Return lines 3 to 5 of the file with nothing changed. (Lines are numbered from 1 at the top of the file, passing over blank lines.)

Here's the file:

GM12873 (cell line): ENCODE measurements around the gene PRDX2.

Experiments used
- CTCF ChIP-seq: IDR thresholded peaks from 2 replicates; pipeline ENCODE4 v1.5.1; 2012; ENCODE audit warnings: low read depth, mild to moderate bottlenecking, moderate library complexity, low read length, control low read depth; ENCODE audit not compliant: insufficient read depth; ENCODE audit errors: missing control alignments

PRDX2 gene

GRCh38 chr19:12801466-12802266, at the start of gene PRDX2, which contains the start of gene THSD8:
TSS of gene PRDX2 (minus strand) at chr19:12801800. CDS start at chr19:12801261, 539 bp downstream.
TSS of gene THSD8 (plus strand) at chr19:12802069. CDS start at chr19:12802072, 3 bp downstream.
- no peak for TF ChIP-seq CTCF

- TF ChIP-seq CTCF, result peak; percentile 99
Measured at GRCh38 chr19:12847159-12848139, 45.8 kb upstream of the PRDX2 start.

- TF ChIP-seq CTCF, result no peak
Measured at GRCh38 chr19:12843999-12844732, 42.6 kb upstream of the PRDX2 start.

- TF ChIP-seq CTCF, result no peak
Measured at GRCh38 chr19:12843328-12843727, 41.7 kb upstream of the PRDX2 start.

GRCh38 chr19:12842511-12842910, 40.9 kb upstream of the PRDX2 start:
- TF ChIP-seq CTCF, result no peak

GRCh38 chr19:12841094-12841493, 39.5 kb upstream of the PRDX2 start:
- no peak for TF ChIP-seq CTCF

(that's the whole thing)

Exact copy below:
- CTCF ChIP-seq: IDR thresholded peaks from 2 replicates; pipeline ENCODE4 v1.5.1; 2012; ENCODE audit warnings: low read depth, mild to moderate bottlenecking, moderate library complexity, low read length, control low read depth; ENCODE audit not compliant: insufficient read depth; ENCODE audit errors: missing control alignments

PRDX2 gene

GRCh38 chr19:12801466-12802266, at the start of gene PRDX2, which contains the start of gene THSD8: